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SELECTIVELY ENABLING/DISABLING DEVELOPMENT SYSTEMS

IP.com Disclosure Number: IPCOM000024901D
Original Publication Date: 1982-Oct-31
Included in the Prior Art Database: 2004-Apr-04
Document File: 4 page(s) / 154K

Publishing Venue

Xerox Disclosure Journal

Abstract

The xchitecture and operation of certain printing machines require a development system which can be enabled or disabled quickly during the machine cycle. For example, applications in magnetography require that the image receptor be accelerated to a high speed so that the latent image can be magnetically recorded then decelerated to a much slower speed for image printing. In order to maximize document throughput and avoid spurious developer interference with the recording process, it is desirable to provide a swift and efficient speed transition between enablement and disablement. One arrangement for providing a selectively enabled development is illustrated in Figure 1. A stationary magnetic member 10 is disposed interiorly of rotating cylinder 12. Rotating cylinder 12 is constructed (for example, from a porous material such as a sintered metal) so as to be permeable to air. A thin, conductive elastomer sheath 14 is disposed about the exterior surface of cylinder 12. Pressurized air introduced into air duct 16 passes through the porous wall of cylinder 12 and inflates elastomer sheath 14 in a narrow sector in the region of the development nip. The resulting inflated bubble remains fixed in space reducing the size of the development gap to the point where the blanket of developer 18 is brought into contact with the latent image bearing member 20 enabling development of the latent image. After passing out of the development zone, away from the pressurized air duct, the influence of the magnetic field on the developer blanket is re-established. The combined force of the external air pressure, magnetic force of the developer blanket, and the elastic restoring force of sheath 14, force air back through the porous wall into the interior of cylinder 12 thereby collapsing the sheath's bubble. This disabling collapsing action is enhanced by maintaining a negative air pressure within cylinder 12.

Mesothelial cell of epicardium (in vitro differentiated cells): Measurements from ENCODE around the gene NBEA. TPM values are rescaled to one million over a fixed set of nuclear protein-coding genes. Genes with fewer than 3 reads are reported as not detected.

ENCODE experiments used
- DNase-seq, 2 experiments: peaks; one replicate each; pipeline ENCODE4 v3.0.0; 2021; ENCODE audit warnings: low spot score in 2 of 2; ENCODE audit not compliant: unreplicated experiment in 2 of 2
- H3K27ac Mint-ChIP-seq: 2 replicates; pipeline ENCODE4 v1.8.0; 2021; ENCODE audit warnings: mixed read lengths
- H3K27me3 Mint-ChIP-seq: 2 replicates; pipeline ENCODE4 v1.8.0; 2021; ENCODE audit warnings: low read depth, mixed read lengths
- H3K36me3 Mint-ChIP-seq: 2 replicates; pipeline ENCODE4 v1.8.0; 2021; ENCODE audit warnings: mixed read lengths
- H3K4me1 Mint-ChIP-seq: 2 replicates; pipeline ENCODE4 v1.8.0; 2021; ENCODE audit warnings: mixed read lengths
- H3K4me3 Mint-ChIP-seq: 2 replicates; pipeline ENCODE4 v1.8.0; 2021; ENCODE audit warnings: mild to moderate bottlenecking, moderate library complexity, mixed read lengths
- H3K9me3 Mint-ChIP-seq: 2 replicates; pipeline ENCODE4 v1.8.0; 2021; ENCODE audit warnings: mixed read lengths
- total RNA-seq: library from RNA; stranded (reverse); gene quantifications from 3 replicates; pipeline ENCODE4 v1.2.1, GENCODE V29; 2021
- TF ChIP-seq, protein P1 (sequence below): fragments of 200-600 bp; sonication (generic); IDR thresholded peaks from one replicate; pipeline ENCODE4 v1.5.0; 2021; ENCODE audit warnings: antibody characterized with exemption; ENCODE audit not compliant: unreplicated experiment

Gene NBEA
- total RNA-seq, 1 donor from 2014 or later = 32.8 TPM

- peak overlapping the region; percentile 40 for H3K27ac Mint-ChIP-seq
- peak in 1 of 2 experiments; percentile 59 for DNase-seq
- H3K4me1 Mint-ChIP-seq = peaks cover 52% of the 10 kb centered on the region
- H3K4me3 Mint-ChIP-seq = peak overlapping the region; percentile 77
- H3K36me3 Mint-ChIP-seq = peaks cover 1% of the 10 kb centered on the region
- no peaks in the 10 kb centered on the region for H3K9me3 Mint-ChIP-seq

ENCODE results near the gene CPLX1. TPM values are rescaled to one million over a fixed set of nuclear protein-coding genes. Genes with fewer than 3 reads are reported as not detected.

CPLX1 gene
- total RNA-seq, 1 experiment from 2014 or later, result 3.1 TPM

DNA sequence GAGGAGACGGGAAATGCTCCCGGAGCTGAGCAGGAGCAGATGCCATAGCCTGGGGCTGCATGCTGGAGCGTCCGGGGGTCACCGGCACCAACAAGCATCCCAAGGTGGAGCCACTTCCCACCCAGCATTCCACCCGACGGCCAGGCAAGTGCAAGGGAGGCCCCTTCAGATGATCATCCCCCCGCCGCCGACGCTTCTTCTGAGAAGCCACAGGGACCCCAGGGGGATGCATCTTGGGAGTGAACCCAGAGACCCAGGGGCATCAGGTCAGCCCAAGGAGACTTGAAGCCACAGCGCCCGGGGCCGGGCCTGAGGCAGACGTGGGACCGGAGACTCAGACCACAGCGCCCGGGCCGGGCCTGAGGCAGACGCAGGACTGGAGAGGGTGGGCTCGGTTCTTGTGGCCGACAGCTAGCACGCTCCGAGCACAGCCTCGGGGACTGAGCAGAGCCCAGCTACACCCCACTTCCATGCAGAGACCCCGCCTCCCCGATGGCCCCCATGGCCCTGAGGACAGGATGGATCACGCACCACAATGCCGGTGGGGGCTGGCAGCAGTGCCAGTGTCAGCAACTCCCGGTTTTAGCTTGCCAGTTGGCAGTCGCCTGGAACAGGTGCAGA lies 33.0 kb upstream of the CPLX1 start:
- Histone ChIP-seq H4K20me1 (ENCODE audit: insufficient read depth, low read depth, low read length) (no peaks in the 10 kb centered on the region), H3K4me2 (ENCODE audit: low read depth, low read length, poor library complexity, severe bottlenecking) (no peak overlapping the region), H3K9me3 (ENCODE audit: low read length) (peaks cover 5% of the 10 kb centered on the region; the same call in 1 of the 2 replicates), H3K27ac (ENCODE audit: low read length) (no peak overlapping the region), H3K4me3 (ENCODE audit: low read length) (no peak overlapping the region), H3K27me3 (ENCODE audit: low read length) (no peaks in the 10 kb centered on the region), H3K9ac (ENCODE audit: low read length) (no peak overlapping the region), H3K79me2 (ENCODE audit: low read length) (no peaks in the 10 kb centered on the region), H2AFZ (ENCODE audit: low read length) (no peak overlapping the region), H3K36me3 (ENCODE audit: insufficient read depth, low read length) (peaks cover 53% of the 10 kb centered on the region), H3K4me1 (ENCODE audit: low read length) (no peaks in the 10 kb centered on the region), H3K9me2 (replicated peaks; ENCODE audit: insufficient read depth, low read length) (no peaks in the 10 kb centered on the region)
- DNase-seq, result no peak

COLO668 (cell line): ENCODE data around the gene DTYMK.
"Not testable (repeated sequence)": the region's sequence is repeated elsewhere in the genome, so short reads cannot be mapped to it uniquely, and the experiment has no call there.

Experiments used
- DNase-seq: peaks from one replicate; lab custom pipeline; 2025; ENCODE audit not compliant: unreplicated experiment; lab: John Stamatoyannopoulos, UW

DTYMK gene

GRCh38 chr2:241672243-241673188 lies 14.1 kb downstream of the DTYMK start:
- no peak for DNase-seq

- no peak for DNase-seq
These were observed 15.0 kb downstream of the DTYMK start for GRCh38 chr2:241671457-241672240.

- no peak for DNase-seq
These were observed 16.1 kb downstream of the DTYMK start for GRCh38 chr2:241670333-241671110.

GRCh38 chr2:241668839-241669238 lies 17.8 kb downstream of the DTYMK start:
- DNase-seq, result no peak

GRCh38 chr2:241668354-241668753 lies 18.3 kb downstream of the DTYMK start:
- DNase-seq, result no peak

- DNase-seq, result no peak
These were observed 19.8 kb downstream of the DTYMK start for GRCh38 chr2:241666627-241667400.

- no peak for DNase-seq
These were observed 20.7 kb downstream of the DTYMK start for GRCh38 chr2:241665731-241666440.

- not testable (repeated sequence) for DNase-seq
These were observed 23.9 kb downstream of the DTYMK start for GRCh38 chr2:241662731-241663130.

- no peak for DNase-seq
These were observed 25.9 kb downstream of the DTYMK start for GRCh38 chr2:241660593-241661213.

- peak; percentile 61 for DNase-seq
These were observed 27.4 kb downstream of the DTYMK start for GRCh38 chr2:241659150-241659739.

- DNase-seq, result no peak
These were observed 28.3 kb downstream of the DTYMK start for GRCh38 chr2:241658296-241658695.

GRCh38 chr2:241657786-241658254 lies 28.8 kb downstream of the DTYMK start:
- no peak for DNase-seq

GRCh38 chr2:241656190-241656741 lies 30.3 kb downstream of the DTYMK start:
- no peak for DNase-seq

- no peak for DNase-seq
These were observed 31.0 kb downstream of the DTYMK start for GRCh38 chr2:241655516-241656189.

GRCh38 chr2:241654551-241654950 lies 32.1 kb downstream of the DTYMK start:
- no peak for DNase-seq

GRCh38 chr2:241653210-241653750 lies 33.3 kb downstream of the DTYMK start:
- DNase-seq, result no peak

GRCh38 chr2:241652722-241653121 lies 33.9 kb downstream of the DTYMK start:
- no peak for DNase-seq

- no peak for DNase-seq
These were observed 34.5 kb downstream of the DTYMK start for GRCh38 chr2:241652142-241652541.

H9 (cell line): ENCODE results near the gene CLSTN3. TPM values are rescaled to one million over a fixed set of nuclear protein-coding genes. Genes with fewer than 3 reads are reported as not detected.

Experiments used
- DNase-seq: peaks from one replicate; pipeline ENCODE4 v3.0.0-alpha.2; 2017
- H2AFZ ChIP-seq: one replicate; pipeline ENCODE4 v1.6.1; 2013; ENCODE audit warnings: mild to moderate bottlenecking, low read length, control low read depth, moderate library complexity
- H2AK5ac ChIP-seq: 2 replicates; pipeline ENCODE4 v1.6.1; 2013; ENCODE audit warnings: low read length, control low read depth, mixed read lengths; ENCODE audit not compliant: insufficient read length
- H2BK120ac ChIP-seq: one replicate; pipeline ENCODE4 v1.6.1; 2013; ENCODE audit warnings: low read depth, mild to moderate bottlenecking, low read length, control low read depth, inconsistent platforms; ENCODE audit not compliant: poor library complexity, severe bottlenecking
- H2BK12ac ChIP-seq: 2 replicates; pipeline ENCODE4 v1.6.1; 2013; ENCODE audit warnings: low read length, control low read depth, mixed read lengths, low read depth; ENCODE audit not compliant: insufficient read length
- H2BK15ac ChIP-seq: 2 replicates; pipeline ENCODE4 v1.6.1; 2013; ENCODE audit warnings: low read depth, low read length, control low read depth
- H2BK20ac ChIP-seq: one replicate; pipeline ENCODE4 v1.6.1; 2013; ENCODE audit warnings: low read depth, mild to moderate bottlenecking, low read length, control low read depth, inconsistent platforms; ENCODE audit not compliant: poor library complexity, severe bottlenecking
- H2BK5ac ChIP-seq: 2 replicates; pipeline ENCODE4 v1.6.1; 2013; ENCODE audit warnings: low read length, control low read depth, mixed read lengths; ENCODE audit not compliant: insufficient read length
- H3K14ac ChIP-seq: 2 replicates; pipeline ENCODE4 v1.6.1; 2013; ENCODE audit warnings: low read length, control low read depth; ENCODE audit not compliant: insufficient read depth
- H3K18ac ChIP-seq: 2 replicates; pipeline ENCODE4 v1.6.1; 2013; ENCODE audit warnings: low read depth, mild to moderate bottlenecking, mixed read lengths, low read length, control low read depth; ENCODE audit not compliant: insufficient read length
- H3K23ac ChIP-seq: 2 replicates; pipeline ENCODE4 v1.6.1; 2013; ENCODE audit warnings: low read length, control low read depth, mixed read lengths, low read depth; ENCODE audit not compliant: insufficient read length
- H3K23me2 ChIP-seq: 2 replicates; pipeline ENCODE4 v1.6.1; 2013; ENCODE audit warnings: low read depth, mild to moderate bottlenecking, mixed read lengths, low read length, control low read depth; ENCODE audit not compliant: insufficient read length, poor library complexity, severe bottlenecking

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Page 1 of 4

XEROX DISCLOSURE JOURNAL

SELECTIVELY ENABLING/DISABLING DEVELOPMENT SYSTEMS
Delmer G. Parker

Proposed Classification
U.S. CI. 118/567 Int. Cl. B05c 11/00

FIG. 2

Volume 7 Number 5 September/October 1952 295

[This page contains 1 picture or other non-text object]

Page 2 of 4

SELECTIVELY ENABLING/DISABLING DEVELOPMENT SYSTEMS (Cont'd)

The xchitecture and operation of certain printing machines require a development system which can be enabled or disabled quickly during the machine cycle. For example, applications in magnetography require that the image receptor be accelerated to a high speed so that the latent image can be magnetically recorded then decelerated to a much slower speed for image printing. In order to maximize document throughput and avoid spurious developer interference with the recording process, it is desirable to provide a swift and efficient speed transition between enablement and disablement. One arrangement for providing a selectively enabled development is illustrated in Figure 1. A stationary magnetic member 10 is disposed interiorly of rotating cylinder 12. Rotating cylinder 12 is constructed (for example, from a porous material such as a sintered metal) so as to be permeable to air. A thin, conductive elastomer sheath 14 is disposed about the exterior surface of cylinder 12. Pressurized air introduced into air duct 16 passes through the porous wall of cylinder 12 and inflates elastomer sheath 14 in a narrow sector in the region of the development nip. The resulting inflated bubble remains fixed in space reducing the size of the development gap to the point where the blanket of developer 18 is brought into contact with the latent image bearing member 20 enabling development of the latent image. After passing out of the development zone, away from the pressurized air duct, the influence of the magnetic field on the developer blanket is re-established. The combined force of the external air pressure, magnetic force of the developer blanket, and the elastic restoring force of sheath 14, force air back through the porous wall into the interior of cylinder 12 thereby collapsing the sheath's bubble. This disabling collapsing action is enhanced by maintaining a negative air pressure within cylinder 12. It can thus be seen that development can be disabled by turning off the pressurized air supply within duct 16 and/or by replacing it with a vacuum supply. This collapses the standing wave bubble in the sheath, drops the developer blanket away from the imaging member, and disables development. The total change in the height of the developer blanket to...